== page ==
Wednesday, June 30, 2010

Day 10

It was a spectacular day. The weather was gorgeous and the genealogy fabulous.

I drove to Hastings, MI and its library where I found lists of Richardsons and Coats (Davenport side) in the Fuller Cemetery books. No plot map but I figured I'd wing it. (Note to self - next time stop at the county clerk's and figure out where the relatives are buried rather than combing each row on foot!). With the help of the Blackberry internet access and the GPS I located the Fuller Cemetery - back roads R Us. The Coats' were in the next to last section I chose but I was thrilled to find gg grandparents, assorted cousins, uncles, aunts and more.

I then made my way to Coats Grove. I am not sure I was ever there as a child but then 4 houses and a crossroads may not have stuck in my memory. This small burg was named for George Washington Coats, an early settler having arrived from Springwater, NY in the 1850's. He married Abby Jane Richardson (see photos).

He built a lovely yellow brick home which is still standing. Now I had no idea what this house looked like but on the barn is a large sign that says GW Coats and a Michigan "100 years farm owned by the same family sign" was out in front. I swung into the driveway and a man was working out front. I asked to take some photos and came to find out he is Ron Coats - son of Max, grandson of George Edwin, gg of GW Coats - we are 3rd cousins! He remembered my father and visiting the Maples. He then called a relative who had been working on genealogy for Coats' and Chase's. She came over, we adjourned to the local (Woodland) pizza parlor and investigated her two 5" binders of material. Way to much information to take in - Becky has done a fabulous job. Upshot is that she will scan/copy the material and send it to me - Whooppee! Just a note - Ron has an old aluminum record that must be played with a wooden needle. The recording is of Eugene Davenport giving a speech. Ron will try to have it copied and send that along as well.

I then went east one mile and north one mile to Davenport Road and the Maples. It looks lovely as always and a nice reminder of our childhood. Across the road is gg George Martin Davenport's home (see left). In need of some paint but basically looks very good. The big barn (which is what I really remember about that farm) still stands.
I then made my way to the Woodland Cemetery. More graves than I remembered (not too surprising) but found dad's grave, the rest of the Tukeys, the Davenports and a slew of Chases. Ann had planted geraniums on front of each of the Tukey graves and their lovely red flowers made a nice contrast with the gray stones. A very sentimental moment for me especially because dad, Uncle Loren and Grandpa T all had flags in memory of their military service and to honor the 4th of July.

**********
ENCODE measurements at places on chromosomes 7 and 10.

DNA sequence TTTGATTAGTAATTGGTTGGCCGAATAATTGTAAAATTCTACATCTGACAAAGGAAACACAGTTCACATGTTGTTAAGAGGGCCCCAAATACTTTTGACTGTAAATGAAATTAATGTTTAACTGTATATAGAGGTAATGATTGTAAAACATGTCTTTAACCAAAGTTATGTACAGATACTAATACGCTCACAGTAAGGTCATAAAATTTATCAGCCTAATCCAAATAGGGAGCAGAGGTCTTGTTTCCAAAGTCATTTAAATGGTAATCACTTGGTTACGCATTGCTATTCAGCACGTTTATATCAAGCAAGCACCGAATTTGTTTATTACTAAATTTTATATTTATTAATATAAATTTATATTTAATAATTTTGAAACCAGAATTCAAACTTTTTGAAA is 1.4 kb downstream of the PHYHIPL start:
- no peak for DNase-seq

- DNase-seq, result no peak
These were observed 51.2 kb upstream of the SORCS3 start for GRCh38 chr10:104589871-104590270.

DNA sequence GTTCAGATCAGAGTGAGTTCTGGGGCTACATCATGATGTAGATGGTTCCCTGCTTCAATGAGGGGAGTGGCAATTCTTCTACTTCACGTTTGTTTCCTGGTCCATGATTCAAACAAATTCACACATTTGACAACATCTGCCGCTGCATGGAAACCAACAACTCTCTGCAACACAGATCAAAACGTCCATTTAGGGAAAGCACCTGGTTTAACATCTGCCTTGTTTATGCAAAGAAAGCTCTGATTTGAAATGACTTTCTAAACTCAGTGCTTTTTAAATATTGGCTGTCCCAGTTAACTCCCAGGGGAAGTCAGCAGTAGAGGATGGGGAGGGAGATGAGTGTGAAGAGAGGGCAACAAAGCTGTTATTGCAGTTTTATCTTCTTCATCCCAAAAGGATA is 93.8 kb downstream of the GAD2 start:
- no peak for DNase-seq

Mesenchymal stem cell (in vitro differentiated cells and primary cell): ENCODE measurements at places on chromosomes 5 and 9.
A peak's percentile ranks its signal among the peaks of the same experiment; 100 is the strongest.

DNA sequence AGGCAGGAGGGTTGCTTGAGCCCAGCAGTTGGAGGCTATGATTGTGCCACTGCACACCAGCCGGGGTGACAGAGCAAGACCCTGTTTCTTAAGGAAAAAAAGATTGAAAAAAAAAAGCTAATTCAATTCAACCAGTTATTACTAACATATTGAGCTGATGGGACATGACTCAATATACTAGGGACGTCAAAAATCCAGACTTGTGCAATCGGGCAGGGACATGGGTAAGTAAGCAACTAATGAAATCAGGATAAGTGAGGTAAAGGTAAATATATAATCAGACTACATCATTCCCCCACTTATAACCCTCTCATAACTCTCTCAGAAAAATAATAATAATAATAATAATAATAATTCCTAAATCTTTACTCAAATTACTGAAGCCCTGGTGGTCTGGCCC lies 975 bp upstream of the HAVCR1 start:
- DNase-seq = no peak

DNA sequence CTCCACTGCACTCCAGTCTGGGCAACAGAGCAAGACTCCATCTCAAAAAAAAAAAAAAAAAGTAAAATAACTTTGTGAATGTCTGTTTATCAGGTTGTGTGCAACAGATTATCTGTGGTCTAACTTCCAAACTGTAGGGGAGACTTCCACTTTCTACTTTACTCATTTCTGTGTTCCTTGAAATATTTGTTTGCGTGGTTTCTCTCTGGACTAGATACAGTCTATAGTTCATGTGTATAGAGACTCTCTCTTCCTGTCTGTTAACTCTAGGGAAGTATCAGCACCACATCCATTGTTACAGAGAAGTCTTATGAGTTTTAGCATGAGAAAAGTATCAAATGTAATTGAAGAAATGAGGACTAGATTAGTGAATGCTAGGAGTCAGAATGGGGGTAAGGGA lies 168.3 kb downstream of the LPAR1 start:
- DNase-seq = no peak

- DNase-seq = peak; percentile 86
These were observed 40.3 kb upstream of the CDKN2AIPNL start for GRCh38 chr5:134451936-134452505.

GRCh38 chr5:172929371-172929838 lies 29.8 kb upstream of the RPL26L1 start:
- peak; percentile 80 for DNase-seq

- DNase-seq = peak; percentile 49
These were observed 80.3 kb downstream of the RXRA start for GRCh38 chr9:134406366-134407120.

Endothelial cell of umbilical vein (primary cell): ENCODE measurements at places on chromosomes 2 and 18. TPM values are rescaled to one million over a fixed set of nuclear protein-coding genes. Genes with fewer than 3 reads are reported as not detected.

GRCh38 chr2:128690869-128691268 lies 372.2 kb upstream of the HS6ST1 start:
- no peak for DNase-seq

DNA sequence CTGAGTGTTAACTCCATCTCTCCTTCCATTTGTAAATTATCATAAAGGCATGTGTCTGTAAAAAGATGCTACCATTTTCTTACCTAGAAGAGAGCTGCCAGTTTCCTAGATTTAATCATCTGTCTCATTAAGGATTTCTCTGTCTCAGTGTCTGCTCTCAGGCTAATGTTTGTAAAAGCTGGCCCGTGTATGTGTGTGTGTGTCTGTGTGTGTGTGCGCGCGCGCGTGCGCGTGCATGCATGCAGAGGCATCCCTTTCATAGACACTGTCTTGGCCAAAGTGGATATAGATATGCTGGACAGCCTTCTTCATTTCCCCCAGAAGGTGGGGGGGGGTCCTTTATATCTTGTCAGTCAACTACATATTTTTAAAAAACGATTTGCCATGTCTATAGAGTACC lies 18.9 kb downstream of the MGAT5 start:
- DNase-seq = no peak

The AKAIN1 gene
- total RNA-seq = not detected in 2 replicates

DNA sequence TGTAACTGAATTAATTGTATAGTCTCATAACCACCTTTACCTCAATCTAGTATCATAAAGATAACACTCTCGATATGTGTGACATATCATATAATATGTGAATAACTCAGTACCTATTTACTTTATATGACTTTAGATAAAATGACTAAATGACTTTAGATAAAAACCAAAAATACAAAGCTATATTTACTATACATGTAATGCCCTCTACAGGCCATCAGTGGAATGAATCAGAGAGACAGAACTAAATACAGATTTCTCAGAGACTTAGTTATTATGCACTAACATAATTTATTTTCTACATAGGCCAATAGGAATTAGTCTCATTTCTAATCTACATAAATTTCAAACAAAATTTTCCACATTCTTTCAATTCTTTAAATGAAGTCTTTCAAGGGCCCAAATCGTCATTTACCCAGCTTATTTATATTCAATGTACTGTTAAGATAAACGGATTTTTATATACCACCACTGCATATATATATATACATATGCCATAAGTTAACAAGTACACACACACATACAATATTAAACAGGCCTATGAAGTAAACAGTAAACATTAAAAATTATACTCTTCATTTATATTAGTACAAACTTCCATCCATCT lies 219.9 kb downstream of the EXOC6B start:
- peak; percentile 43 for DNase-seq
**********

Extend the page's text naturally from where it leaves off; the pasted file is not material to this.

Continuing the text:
Finally, Fiona (after much arguing with me) directed me safely back to E Lansing and another wonderful supper with Ann and Michael. Off to Ohio in the morning!

Tuesday, June 29, 2010

Day 9

My head is full. I spent the day with Ann and Michael Harrison (Ann is my father's younger sister) and she downloaded a wealth of information faster than I could write or photograph. We found photos in an old album including the house in Millburn, IL that belonged to William Bradford Dodge (1783-1869). He retired as an educator in New York having established and run a school for blacks in the 1820s and became a lay minister in IL. (William was James Bradford Tukey's grandfather). We then found a wonderful letter from JBT talking about his growing up in New Jersey and Illinois before settling in Berwyn. Included in the aforementioned album are photos of the family home in Ridgefield Park, NJ plus photos of the Mehrhof home. A wealth of finds remains to be quantified and digitized.

Then it was on to the Schweigert and Meyers families - grandma Ruth's kin. We found lots of photos of GG George S (grandpa sweet pickle to Brad), GG Amanda S., Meyers parents, grandparents, siblings, cousins, etc., etc. All from the Detroit area. Although the last name Schweigert appears to be German, the family came from Jutland - Denmark with many Scandanavian customs. Much more to research but we have a beginning. Below are photos of William and Augusta Meyers, grandma Ruth's grandparents. Also Amanda Louisa Ida Meyers Schweigert - grandma's mother.

A final treat was Michael's fascinating story of his life and family. What an amazing tale of immigrants coming with no English language, 34 cents to their name, several children, and a church sponsor to help them establish a farm. Guts and ingenuity helped them found a successful gravel business instead. Michael's grandfather on the other side was a Rabbi, his father a successful lawyer in Chicago. All of these traits came together in the wonderful Harvard educated physicist we know as Uncle Michael. Of course behind all this data collection and story telling is Aunt Ann - a most cheerful, brilliant lady of whom I still need to ask more questions about her academic accomplishments. There just isn't enough time!

Monday, June 28, 2010

Day 8

It is hard to believe I have been on the road a week. Time is already passing quickly.